Power In The Boardroom


As society has halted in its tracks with the onset of COVID-19, we all have more time to reflect. We get to determine how we are going to move forward in the corporate world in the midst of this “new normal.” Let’s face it. Women have always had a place in the workforce; however, that place has not been, for many, in the boardroom.

According to an article in The Washington Post (Jena McGregor), “After years of “glacial” change, women now hold more than 1 in 4 corporate board seats,” McGregor writes. “The uptick in recent years has been driven by factors including increased scrutiny by investors and fear of being called out in the media or by an advocacy group; but should these factors make women hesitant to step up to the boardroom platform? Or should this presumption be the exact driving force that they need to position themselves with poise at the table for change and representation?”

Although there has been an uptick in women flooding the boardroom, there are some who choose to stay away from it. Stanford sociologists looked at why women stay behind the scenes at work. For two years, sociology doctoral candidates Devon Magliozzi, Priya FieldingSingh and Ph.D., alumna to Stanford, Swethaa Ballakrishnen dedicated their time to a women’s professional development program at a nonprofit in the United States. After collecting their data—which included interviews with 86 program participants, observing 36 discussion groups, and 15 program meetings—the found interesting stats. During these meetings, the women who took part shared the restraints and bias they faced at their place of employment and the strategies that they used to get past them.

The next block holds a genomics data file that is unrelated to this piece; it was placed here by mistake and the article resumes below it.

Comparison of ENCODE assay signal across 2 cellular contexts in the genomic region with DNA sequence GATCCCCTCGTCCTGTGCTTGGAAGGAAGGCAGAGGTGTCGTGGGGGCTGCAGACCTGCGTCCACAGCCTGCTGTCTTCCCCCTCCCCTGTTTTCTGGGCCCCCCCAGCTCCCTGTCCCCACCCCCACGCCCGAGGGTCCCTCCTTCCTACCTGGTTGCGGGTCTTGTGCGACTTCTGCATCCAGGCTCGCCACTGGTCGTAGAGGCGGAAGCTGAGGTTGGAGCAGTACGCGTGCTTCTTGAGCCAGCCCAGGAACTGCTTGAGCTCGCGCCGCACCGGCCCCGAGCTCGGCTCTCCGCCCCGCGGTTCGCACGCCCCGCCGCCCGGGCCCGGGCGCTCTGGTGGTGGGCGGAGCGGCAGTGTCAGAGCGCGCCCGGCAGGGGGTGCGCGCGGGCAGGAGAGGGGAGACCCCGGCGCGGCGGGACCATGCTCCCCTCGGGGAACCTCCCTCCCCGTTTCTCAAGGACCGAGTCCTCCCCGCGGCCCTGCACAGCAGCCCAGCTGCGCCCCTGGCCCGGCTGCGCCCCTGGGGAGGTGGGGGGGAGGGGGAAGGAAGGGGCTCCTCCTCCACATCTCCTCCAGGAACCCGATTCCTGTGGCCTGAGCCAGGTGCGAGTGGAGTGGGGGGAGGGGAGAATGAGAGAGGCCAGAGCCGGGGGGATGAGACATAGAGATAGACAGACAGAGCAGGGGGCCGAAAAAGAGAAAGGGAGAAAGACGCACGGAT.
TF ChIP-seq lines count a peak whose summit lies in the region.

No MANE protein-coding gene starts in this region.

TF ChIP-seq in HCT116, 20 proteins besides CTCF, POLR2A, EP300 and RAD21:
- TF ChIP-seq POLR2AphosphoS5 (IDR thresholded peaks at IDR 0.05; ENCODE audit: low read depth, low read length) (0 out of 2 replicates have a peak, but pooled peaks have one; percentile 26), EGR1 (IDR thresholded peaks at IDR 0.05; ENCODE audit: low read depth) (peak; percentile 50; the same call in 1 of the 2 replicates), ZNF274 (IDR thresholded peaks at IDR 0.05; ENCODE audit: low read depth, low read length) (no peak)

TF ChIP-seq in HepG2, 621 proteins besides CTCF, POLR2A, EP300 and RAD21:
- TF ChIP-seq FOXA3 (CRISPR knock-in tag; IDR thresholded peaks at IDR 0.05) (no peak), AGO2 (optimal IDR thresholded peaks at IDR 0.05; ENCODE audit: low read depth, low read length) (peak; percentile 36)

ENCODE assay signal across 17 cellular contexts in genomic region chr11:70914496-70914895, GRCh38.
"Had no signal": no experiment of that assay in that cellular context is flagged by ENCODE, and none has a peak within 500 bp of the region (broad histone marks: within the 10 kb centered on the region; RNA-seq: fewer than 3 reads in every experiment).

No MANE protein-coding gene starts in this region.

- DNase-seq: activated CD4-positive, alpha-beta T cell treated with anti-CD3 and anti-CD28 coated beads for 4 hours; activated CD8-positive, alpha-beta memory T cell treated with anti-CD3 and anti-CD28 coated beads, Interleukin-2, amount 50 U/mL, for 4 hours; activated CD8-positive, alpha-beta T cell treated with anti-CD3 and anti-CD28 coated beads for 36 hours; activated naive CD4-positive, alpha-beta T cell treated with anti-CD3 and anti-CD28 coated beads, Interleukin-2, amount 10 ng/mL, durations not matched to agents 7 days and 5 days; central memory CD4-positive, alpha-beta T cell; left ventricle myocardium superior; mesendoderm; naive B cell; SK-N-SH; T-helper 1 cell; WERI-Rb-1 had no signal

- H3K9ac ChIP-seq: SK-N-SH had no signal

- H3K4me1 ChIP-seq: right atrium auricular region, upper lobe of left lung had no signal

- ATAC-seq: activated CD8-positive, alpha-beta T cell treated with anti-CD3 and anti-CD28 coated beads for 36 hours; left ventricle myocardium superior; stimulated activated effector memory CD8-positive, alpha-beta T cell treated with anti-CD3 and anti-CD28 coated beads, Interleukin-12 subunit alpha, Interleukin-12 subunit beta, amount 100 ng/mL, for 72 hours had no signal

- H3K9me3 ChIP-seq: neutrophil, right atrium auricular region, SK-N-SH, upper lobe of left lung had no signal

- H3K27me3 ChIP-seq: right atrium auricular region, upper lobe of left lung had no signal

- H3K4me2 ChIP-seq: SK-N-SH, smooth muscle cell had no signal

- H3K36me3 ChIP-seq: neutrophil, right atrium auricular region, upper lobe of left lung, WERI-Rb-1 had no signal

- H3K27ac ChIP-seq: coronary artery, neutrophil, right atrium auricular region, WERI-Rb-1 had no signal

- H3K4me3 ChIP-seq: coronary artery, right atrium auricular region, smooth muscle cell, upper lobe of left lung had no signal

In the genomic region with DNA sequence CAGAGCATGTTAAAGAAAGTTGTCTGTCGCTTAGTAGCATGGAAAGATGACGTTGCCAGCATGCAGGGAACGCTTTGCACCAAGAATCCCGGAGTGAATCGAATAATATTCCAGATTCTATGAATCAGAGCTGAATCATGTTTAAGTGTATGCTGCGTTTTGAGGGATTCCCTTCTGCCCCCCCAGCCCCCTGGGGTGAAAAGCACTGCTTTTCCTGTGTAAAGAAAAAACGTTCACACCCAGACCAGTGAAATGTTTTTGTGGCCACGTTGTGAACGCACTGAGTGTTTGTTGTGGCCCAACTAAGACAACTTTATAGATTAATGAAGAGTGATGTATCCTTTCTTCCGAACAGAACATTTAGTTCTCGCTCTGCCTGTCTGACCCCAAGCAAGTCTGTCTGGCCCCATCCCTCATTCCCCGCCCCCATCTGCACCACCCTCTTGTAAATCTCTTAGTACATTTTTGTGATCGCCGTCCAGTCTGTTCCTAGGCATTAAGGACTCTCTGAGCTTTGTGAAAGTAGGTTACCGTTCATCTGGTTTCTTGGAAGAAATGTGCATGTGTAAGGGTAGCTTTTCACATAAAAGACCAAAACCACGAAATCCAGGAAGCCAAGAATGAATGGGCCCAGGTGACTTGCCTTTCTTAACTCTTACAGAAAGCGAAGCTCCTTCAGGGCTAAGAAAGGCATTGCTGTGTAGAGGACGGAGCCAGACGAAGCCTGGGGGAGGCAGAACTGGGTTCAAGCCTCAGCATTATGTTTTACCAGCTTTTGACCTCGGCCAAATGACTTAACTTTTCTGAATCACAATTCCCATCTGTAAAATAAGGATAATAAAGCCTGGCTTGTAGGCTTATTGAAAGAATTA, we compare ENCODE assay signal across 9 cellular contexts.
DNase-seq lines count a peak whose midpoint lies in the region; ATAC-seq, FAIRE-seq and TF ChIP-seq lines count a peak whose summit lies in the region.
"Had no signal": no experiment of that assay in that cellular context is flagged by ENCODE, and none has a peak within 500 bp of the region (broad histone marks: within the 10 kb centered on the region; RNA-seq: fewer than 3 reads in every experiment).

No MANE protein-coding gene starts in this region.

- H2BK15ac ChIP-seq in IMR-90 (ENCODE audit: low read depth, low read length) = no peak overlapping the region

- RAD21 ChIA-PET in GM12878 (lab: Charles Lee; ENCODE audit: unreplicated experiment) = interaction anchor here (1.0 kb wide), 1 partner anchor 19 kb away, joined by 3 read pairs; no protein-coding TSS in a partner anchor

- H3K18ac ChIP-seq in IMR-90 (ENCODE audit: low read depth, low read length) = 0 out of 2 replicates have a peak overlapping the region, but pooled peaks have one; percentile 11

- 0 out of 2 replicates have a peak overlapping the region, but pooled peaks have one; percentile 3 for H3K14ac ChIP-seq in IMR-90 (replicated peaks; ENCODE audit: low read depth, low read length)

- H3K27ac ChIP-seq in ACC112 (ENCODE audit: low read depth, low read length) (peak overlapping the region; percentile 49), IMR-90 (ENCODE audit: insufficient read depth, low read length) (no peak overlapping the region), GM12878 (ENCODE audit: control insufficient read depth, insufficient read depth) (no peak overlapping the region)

As a result of their study, they discovered that many of the women who took part reported that there were compelling expectations that get in the path of them coming from behind the scenes of their work due to sitting at the table. Women in the 21st century wear many hats. From being a mother, wife and employee, among other commitments, women are oftentimes stretched thin. But could it be that because women are able to multi-task, they bring a variety of experiences and views to conversation, and they make the decision-making process of a company’s future endeavors easier that makes them the best candidate?

It’s a resounding, “Yes!” Not only are women kicking down doors of stereotypes about their place in the work environment, but they are knocking down walls, brick by brick, of inequality and the unbalanced scale of the men to women ratio in corporate America. Men and women have struggled with gender-related conflicts in the boardroom; however, conflict between the sexes in most corporate jobs is nothing new to society. That does not negate the fact that women still need to be there! Representation of the corporation’s backbone and foundation needs to reflect society if they want to continue to thrive and embark on new relationships, collaborations, and business partnership sustainability. This cannot happen without women in the mix.

Women in the boardroom is a part of overcoming, nurturing, and growing. How can little girls grow up to be what they cannot see? They need to see women overcoming in the corporate world and nurturing their uniqueness. It’s time for women to not just play a part, but partake in the leading role of making their boardroom presence known!

Kayvonna K. Stigall is a lover of words who enjoys writing poetry and short stories. She is a writer, three-time published author, and the CEO of Rise Above the Clouds/iSpitInk, LLC, which is an initiative to bring back a passion for spoken and written word to communities in a creative writing way.

Airyauna Walker
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